A bicycle and walking path, which would complete a Kenai-Soldotna loop by the time it is built, drew overwhelming approval at a Wednesday night meeting in Kenai.
Presented by Mark Blanning, a project engineer for Wince-Corthell-Bryson Consulting Engineers of Kenai, the plan showed two possible routes for the path between the Kenai Spur Highway, along Bridge Access Road, to Kalifornsky Beach Road. By the end of the meeting, more options had been explored.
The path is being funded by state transportation funds.
By the time the Bridge Access Road trail is built -- projected for 2004 -- the Unity Trail along the Kenai Spur Highway from Soldotna to Kenai should be done. Once all the pieces are in place, a 22-mile loop of uninterrupted trail will be complete. The Unity Trail could be built this year, Blanning said.
The two basic plans for the trail differ only by which side of Bridge Access Road they are on. Most comments expressed a preference for the west side, so it could easily tie in to the two scenic viewing platforms along the road.
"We have not decided which side it will be on," Blanning said. "We hope input from the public will help us decide."
One of the benefits of running the trail on the east side is easier access to tie it into the existing K-Beach Road path completed last fall.
One suggestion came from the audience to run the trail along the west side to the viewing platform on the south side of the Warren Ames Memorial Bridge, then cross under the bridge and proceed up the east side.
An Alaska Parks Division plan to develop a trail from the viewing area there to Birch Island, a stand of trees with cultural and historical significance on the east side, includes a path under the bridge, which could be used as part of the bike path.
If the path is on the west side as it leaves downtown Kenai, it could easily be tied in with the Kenai Coastal Trail, proposed to be built atop a sea wall that would run for more than a mile along the base of the Kenai bluff.
Parking areas for the coastal trail also could be used for the Bridge Access Road trail, said Kenai Mayor John Williams.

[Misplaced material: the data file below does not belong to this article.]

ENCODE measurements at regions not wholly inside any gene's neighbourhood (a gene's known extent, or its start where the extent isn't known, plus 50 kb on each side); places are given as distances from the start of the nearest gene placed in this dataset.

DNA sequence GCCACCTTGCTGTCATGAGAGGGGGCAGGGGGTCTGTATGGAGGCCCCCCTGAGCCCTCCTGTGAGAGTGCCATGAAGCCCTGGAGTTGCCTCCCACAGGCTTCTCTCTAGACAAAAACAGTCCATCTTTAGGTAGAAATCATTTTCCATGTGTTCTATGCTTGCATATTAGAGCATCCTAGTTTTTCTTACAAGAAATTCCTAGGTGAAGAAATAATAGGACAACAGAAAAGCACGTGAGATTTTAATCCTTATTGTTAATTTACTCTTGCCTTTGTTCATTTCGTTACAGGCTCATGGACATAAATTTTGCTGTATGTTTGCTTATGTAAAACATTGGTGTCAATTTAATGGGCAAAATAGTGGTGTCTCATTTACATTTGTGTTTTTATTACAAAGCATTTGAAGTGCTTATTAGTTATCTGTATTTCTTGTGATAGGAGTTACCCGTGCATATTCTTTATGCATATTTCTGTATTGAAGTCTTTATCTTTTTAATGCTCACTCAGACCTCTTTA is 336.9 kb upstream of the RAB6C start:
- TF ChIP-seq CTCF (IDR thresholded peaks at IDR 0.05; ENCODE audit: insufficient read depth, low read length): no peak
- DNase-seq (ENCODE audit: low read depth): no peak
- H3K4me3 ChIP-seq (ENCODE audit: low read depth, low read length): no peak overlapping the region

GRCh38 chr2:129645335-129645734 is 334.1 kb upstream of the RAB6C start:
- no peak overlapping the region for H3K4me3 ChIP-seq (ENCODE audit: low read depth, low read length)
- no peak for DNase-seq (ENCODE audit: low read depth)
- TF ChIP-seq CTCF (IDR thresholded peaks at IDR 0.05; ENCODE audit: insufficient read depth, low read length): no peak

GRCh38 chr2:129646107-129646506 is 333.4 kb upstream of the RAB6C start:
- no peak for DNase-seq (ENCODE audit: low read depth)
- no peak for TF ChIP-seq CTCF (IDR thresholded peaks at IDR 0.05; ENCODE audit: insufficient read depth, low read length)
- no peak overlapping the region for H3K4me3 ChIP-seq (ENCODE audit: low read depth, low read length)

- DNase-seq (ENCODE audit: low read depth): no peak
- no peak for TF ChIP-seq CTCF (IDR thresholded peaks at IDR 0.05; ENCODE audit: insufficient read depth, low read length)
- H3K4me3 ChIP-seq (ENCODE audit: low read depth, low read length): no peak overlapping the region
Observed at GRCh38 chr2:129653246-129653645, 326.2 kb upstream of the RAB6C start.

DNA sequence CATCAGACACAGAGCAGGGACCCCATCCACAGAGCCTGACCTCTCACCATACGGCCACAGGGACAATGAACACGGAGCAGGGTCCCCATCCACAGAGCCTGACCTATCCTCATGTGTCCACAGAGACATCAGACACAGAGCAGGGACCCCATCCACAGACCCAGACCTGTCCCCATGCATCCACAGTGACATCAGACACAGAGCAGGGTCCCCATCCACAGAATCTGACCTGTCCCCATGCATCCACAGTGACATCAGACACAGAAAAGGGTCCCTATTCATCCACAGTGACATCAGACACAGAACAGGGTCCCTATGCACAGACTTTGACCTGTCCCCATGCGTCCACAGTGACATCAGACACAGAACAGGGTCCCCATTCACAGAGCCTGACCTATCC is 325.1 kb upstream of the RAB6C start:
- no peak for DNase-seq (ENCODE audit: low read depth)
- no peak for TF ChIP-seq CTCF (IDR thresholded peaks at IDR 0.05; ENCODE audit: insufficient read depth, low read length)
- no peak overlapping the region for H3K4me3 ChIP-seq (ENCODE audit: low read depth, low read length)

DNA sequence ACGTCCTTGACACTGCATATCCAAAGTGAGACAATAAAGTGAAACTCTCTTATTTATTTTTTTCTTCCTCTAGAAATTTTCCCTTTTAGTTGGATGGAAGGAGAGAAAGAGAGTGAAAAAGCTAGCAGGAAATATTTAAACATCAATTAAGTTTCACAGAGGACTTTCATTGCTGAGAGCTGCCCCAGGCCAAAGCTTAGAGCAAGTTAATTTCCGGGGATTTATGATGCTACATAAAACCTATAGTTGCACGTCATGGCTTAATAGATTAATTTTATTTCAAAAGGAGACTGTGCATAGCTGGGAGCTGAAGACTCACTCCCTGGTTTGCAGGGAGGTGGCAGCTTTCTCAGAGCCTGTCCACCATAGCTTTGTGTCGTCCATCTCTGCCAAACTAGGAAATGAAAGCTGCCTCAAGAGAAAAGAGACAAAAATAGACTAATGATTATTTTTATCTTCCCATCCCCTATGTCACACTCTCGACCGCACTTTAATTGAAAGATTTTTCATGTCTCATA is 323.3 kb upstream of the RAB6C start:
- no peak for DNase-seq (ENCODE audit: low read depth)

Williams said he favored the west side option, but suggested a detour to move pedestrian and bike traffic away from the intersection of Beaver Loop Road. It would veer west and skirt the parking lots of the boat yard and return to Bridge Access Road near Boat Launch Road.
Questions were raised by Vicki Davis, a biologist with the U.S. Fish and Wildlife Service in Soldotna, about how the trail would cross the salmon-bearing streams on the route.
Blanning said the trail would move in to hug the road, and try to cross over the same culverts that serve Bridge Access Road.
Davis also expressed concern over a separated bike path causing greater hardship for migrating mammals, which would have twice as many humps to scale. She said it could cause animals such as caribou to avoid the area. She expressed the same concern over greater human traffic causing migratory waterfowl, which utilize the Kenai River Flats by the thousands each spring, to stay away.
Crossing the Kenai River would eat up most of the $3.8 million budget and, depending on the options, could break the bank.
The options would be to build onto the side of the bridge or cantilever a path off the bridge substructure, if the bridge is capable of it. If not, a bridge with its own pilings in the water could be considered.
"A stand-alone bridge would be pretty spendy," Blanning said.
"Enough so to kill the project," Williams added.
The bike path is in the very early planning stage and permitting is hoped to be done by February 2002. The final design should be done by December 2002, with construction tentatively scheduled for summer 2004.
The next public meeting will be held in the fall, Blanning said. Until then, he said, the comments taken Wednesday would be compiled and incorporated into the plan. By then, he said he hopes to have eliminated one of the options and have a better idea of what shape the path will take.
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